Rev. Kate Pearson shares a Thought for the Day for the New Year.
The industry behind new year, new starts is huge. In the world of education, such is the nostalgia for new years and new terms, that you can now buy a candle scented to remind you of pencil shavings.
One of the reasons I love working in a University is that we get two bites of the new year cherry; both the start of the new academic year and the point we’re at now, the more widely celebrated start of a new calendar year. If you’re comfortable to add religion in, Christianity also gives us Lent and Easter, as well as the start of the Church’s year in Advent and other faiths and cultures have their own rituals for marking time and seasons too. If we wanted to, we could punctuate our year with many, regular, liminal moments to reinvent and relaunch ourselves.
The problem with all these new starts though is that we still have to take our old me’s into them. No matter how brilliantly organised my bullet journal; no matter my commitment to eating, sleeping and exercising well; no matter how heart felt my desire to spend an hour a day in silent, prayerful, meditation, I keep hitting upon the same old problem. Myself.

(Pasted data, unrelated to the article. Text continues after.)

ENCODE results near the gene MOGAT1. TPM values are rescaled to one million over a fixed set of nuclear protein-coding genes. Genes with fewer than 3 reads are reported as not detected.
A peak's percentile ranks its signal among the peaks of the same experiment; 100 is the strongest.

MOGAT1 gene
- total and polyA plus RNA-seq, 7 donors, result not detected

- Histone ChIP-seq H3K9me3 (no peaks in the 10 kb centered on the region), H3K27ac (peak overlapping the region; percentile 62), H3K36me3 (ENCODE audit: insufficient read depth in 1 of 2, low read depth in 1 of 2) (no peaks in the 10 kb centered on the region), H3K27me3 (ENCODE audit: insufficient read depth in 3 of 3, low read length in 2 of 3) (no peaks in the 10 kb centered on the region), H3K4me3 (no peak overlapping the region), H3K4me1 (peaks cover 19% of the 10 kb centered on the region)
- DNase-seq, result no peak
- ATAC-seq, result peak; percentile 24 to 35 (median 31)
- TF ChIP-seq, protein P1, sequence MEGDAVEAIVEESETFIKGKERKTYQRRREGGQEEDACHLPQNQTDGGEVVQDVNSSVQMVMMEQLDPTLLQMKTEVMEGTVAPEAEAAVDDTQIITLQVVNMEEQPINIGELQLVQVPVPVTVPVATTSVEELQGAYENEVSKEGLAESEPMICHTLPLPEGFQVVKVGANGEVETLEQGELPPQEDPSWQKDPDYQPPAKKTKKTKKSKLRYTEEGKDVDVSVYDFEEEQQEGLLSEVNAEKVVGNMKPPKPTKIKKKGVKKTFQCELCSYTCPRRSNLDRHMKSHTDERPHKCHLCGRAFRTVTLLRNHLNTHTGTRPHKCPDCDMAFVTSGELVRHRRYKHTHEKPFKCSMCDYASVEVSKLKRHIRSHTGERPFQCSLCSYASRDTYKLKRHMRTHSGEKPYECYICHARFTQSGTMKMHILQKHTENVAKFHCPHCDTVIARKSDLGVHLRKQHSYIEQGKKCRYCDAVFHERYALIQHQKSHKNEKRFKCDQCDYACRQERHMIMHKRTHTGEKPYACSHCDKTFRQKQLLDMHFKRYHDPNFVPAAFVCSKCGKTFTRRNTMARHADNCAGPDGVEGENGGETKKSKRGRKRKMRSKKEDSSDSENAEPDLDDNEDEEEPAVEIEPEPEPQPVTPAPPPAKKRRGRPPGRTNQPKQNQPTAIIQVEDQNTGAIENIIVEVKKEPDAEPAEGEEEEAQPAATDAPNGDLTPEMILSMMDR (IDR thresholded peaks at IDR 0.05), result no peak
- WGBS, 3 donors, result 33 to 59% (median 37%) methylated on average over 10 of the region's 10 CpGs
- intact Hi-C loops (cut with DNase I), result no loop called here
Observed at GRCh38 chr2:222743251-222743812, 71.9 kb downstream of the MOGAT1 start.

And this year I have not only the same old me to contend with…this new year has not brought us the shiny new start for which we had hoped. We’ve brought with us the same problems and restrictions into 2021. There is plenty to be grateful for of course and hope for some form of normality is on the horizon. We remain though, the same people in much the same situation as last year.
I’m minded to remind us all that ‘this too shall pass’ but new stationary and excellent ancient wisdom is not going to fix this alone. So my task for you today is, rather than look to your flaws and what needs to change this new year, spend some instead time noticing what you’re good at, what you enjoy, what you like about yourself and to do more of that. This is much harder and it might take a long walk to come up with or, if you’re really stuck, asking someone who loves you what they see in you that they like. My favourite Psalm, 139, tells me that God has searched me and knows me and that I am loved because of who I am, not despite it. So today, at the start of this new year, working with, rather than against the grain, may hold deep wisdom for us. May you know who you are today and always, and may that knowledge be a blessing to you and those around you.